Facial disfigurement in patients with head and neck cancer: The role of social self-efficacy

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This study investigated the moderating role of social self-efficacy (i.e., the belief that one is capable of exercising control over the reactions and openness of other people) with respect to the link between facial disfigurement and psychological and social functioning. Facial disfigurement was rated by patients (n = 76) as well as their physicians. In line with the hypotheses, the results revealed that the degree of facial disfigurement, as judged by patients as well as their physicians, was positively related to psychological distress and distress in reaction to unpleasant behavior of others, but only when patients did not feel self-efficacious in social encounters. Furthermore, social self-efficacy mitigated the positive link between facial disfigurement as judged by patients and social isolation.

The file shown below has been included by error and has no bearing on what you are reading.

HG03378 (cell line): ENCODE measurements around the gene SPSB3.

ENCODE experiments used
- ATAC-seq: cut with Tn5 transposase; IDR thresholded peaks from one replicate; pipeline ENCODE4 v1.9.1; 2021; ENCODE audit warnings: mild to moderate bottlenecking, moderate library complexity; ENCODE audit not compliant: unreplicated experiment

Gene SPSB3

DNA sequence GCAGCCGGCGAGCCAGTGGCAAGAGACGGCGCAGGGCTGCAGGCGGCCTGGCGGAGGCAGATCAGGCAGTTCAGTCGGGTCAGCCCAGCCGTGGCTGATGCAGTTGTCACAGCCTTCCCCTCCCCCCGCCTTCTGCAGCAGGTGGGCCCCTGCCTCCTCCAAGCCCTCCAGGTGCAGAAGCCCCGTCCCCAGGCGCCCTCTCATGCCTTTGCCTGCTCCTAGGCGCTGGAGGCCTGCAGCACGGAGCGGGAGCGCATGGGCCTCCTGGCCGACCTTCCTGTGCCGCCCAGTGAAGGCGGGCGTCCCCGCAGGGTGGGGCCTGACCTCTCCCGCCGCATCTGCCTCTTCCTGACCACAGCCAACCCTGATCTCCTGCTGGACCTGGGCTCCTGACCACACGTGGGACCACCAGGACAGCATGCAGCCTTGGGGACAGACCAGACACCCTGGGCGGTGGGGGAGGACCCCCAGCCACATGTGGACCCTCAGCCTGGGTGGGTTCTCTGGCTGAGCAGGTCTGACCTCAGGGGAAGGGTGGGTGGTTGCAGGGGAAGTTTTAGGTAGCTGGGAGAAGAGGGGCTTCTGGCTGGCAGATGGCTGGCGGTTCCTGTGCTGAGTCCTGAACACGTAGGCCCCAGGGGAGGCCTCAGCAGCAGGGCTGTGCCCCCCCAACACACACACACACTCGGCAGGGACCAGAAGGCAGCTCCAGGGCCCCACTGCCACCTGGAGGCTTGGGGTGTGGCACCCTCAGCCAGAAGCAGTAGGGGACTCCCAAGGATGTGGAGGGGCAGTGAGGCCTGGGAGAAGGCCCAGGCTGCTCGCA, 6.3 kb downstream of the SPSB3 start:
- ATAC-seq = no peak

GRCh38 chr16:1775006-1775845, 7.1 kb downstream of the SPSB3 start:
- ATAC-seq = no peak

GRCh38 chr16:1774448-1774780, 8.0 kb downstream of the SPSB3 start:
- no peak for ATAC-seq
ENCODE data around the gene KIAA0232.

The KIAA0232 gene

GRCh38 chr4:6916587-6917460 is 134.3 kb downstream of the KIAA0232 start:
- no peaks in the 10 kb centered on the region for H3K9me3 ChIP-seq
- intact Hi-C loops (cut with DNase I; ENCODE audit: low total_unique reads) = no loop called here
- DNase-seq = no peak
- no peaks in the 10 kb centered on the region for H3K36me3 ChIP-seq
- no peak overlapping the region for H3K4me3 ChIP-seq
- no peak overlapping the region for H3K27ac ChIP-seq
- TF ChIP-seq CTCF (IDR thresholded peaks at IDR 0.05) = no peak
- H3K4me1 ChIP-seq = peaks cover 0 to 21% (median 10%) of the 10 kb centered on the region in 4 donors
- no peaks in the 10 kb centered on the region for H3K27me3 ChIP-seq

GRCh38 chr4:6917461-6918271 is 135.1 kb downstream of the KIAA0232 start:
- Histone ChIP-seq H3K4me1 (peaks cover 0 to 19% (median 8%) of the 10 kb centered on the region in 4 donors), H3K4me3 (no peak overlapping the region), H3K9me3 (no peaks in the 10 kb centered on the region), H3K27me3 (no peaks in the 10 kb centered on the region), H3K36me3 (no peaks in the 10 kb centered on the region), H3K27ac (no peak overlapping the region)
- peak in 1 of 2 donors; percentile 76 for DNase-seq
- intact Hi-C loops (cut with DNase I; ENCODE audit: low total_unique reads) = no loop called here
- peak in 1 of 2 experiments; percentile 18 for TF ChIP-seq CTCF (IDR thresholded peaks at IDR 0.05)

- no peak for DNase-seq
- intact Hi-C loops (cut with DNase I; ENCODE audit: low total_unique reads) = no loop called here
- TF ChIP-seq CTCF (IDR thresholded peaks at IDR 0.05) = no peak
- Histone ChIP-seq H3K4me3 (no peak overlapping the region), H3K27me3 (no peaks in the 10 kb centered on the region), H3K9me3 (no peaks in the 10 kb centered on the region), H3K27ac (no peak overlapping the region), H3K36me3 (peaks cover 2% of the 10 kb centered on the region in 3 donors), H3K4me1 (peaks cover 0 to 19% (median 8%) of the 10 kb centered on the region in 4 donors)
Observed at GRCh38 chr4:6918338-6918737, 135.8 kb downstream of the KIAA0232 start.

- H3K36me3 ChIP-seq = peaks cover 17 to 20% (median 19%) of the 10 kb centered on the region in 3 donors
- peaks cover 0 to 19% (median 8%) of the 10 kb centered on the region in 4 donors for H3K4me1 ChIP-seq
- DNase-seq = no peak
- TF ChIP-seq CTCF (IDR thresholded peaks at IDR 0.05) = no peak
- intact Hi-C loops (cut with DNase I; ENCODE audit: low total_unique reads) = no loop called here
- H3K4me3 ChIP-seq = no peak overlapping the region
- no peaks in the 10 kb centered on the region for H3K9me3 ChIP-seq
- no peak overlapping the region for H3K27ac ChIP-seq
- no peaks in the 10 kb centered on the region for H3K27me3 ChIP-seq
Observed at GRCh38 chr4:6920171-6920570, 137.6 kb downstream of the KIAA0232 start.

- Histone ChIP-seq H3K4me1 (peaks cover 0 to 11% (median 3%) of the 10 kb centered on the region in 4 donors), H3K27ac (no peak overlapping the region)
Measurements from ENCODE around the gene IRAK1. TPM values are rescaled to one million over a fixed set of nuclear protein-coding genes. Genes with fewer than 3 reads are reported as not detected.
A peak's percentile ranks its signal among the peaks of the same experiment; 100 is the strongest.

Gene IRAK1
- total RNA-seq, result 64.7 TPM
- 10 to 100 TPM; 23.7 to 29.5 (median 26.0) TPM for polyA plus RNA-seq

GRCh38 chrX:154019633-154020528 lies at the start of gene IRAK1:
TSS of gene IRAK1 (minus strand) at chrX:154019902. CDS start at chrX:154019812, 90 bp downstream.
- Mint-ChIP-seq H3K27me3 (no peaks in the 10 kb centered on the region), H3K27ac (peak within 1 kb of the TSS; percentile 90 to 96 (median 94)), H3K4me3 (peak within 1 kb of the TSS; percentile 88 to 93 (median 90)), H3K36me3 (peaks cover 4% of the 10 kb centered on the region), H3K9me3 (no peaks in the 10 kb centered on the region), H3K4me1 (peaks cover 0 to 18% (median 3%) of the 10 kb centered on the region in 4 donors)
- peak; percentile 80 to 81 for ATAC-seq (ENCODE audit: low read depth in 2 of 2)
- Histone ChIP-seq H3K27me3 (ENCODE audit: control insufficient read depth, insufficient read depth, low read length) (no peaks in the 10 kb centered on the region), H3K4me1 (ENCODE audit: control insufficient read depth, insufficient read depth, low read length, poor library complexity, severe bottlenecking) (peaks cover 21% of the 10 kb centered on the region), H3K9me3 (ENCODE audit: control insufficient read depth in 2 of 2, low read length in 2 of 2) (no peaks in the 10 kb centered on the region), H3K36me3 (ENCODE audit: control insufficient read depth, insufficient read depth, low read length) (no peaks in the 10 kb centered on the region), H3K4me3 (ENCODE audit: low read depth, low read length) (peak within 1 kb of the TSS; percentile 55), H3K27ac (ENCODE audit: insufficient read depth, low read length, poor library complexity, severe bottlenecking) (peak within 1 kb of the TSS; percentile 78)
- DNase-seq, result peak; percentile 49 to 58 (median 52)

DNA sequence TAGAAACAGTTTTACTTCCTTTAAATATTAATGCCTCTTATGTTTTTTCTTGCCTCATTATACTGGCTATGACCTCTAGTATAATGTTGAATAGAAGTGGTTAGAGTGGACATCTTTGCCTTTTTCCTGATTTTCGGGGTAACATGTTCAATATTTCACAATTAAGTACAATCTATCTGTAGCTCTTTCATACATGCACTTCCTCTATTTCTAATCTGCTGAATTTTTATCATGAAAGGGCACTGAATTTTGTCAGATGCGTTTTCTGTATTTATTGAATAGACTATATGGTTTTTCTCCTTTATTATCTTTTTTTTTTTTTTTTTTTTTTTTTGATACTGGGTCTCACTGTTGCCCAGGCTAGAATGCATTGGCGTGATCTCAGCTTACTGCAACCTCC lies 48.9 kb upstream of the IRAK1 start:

Originele taal-2English
Pagina's (van-tot)643-647
Aantal pagina's5
TijdschriftHealth Psychology
Nummer van het tijdschrift5
StatusPublished - sep-2006

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